• What does it take to get good cold-weather photos? (Photo: Heida Simundsson)

With subzero temperatures being the norm for most Canadian winters, it’s important to protect yourself and your gear when preparing to shoot in the cold. Here are a few tips to consider before you leave the creature comforts of home.

1. Take care of your most important assets: your digits. A good pair of gloves will go a long way and can save your day, so they’re worth the investment. Be sure to buy a pair that is heavy enough to combat the cold, but doesn’t impede your dexterity too much. I personally like gloves with reinforced fingertips (my pointer finger and thumbs are always first to become threadbare) and there are some great options on the market with built-in touch screen technology. I also pack a pair of heavy duty mitts to throw on between shots.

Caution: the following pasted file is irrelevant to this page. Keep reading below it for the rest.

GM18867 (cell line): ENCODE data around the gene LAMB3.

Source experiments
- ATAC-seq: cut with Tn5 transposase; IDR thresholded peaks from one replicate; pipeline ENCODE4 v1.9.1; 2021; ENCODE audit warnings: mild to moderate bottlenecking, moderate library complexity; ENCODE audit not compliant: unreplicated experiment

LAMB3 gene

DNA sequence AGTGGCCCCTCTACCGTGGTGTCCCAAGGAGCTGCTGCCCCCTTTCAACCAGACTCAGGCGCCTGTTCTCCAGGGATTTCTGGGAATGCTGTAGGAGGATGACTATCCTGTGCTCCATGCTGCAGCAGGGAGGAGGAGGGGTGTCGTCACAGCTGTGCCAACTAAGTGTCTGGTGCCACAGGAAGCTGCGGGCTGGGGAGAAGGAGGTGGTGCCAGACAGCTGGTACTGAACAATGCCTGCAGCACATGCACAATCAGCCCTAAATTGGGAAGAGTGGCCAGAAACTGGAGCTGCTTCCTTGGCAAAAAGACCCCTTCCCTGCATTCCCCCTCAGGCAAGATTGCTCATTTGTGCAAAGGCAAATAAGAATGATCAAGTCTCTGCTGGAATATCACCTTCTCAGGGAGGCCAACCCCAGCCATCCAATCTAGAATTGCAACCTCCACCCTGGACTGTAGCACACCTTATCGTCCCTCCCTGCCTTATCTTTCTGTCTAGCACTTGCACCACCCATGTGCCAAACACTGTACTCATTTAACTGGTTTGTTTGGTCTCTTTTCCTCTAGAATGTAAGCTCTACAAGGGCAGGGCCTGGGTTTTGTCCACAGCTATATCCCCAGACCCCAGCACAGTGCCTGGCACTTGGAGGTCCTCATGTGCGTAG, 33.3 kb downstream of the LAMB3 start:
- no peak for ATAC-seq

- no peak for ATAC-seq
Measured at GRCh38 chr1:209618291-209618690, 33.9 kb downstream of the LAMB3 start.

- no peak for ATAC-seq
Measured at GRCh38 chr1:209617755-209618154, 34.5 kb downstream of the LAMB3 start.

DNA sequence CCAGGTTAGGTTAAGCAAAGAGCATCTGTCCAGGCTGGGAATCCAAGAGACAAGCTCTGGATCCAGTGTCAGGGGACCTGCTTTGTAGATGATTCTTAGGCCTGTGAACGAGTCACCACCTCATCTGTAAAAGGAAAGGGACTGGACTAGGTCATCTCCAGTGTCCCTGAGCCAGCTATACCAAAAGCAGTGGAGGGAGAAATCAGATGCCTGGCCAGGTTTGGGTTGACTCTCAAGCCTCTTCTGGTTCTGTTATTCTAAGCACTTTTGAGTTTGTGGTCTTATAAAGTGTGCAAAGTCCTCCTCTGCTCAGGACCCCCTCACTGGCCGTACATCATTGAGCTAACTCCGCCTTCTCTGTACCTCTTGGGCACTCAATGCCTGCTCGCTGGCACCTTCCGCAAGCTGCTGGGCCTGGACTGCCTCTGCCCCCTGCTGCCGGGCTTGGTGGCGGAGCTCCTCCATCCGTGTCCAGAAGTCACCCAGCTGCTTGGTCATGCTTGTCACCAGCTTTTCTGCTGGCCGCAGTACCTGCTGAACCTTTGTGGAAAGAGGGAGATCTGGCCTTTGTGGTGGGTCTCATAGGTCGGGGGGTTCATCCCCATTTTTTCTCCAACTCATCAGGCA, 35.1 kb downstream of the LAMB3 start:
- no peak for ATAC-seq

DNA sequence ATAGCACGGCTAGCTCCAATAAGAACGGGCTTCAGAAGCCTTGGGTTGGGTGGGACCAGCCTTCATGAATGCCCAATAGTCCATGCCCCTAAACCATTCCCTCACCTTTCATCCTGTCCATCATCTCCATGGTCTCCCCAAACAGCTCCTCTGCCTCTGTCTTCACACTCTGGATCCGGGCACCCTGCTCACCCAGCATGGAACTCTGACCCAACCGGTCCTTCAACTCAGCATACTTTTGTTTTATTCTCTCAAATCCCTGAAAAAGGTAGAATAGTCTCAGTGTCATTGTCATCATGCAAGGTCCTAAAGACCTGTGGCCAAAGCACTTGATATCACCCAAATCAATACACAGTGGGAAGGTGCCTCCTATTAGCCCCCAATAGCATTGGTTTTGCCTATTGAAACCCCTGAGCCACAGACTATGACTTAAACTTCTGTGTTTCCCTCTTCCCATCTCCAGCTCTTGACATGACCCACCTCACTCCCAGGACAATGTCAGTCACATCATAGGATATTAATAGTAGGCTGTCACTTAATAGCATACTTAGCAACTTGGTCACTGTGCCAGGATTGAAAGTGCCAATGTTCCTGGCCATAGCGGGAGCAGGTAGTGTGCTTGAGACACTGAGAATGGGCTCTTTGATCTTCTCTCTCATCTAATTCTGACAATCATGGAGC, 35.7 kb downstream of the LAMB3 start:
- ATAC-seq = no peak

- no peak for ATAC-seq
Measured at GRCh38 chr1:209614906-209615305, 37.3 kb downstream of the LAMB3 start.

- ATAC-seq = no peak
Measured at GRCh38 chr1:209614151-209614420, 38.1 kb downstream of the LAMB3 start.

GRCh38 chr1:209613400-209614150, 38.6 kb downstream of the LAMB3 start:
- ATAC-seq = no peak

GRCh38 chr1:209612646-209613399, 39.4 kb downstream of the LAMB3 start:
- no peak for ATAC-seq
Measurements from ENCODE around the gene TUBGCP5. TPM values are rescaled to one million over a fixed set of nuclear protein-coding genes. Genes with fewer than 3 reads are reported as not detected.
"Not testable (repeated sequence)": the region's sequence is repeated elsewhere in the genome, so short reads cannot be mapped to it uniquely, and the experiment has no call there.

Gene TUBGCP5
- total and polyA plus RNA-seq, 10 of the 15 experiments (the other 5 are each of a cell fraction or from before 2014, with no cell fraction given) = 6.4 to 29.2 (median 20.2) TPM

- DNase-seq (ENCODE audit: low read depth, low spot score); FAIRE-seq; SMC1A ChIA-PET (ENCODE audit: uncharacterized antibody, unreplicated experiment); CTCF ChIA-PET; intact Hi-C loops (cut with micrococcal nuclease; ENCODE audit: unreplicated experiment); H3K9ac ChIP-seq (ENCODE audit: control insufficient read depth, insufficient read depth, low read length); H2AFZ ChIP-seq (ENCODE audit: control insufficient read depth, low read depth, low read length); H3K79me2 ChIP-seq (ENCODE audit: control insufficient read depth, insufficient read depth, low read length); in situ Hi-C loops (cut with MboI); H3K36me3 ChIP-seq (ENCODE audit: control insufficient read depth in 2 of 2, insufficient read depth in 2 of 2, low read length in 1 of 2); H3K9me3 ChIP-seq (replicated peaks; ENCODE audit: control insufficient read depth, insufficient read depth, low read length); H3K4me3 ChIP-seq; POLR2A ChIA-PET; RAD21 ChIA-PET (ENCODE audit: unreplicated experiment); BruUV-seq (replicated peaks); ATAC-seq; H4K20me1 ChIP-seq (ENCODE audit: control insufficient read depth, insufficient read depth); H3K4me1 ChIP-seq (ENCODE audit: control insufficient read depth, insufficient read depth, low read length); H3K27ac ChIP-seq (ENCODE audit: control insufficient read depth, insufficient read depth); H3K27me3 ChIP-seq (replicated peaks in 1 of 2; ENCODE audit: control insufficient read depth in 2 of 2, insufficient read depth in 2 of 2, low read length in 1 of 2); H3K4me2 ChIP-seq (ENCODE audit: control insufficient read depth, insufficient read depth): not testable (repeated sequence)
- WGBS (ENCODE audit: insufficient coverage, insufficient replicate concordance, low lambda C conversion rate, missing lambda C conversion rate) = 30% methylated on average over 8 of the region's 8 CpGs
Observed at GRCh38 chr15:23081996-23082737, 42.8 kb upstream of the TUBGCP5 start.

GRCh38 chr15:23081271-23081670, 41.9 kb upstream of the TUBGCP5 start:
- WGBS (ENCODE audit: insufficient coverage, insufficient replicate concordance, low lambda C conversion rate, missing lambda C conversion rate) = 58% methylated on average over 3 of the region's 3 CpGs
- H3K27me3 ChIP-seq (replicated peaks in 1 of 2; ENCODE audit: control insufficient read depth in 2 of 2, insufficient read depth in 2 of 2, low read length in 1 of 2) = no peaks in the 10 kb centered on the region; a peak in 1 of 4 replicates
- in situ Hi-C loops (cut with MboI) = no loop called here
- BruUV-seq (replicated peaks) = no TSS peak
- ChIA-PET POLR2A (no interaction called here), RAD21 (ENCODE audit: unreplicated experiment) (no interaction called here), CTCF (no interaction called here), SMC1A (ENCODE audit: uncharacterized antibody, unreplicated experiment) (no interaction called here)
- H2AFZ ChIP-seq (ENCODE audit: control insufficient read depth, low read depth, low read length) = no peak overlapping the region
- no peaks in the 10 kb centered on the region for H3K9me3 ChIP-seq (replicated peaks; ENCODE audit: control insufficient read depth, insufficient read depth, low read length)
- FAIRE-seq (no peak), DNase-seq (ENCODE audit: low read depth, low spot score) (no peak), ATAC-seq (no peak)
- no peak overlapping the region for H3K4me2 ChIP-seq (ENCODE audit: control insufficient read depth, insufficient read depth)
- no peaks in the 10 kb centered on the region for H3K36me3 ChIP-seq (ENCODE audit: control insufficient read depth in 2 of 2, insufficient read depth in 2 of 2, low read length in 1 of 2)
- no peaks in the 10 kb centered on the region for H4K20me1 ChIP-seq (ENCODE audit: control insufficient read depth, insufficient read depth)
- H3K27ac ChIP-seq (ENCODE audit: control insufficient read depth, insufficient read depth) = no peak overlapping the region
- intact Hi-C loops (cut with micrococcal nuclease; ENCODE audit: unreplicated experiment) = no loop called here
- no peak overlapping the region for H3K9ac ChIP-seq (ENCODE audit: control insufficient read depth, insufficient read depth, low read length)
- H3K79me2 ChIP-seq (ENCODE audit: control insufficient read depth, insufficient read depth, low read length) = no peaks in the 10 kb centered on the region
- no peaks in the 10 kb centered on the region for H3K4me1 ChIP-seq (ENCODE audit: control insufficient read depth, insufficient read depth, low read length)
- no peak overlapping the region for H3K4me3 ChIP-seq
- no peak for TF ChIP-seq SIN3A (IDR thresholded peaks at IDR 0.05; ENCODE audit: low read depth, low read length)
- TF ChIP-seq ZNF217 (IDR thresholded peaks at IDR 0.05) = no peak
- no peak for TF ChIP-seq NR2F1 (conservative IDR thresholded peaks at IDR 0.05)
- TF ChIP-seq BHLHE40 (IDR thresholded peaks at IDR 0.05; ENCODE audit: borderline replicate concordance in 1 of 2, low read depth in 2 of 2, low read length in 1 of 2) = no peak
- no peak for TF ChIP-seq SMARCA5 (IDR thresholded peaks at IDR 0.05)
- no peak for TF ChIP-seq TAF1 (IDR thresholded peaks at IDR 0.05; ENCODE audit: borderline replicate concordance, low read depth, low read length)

2. On especially cool days, your body heat will help your batteries maintain their charge. Keep any spares in your jacket or pants pocket (the closer to your body, the better). Two batteries are always better than one.

3. Protect your investment using plastic bags. It will minimize the impact of bringing your gear out of the cold into warmer areas such as into a shelter or lodge, where condensation can form inside your camera and lenses. Seal gear in a plastic bag before going inside and allow it to warm up to room temperature. If you will need access to your memory card or battery right away, be sure to remove them before going indoors, but try to avoid changing your camera lens while outside.

4. Your plastic bags double as rain covers, so it’s a good practice to pack a few.

5. Carry absorbent lens cloths to wick moisture away from foggy lenses and ensure a clear shot every time.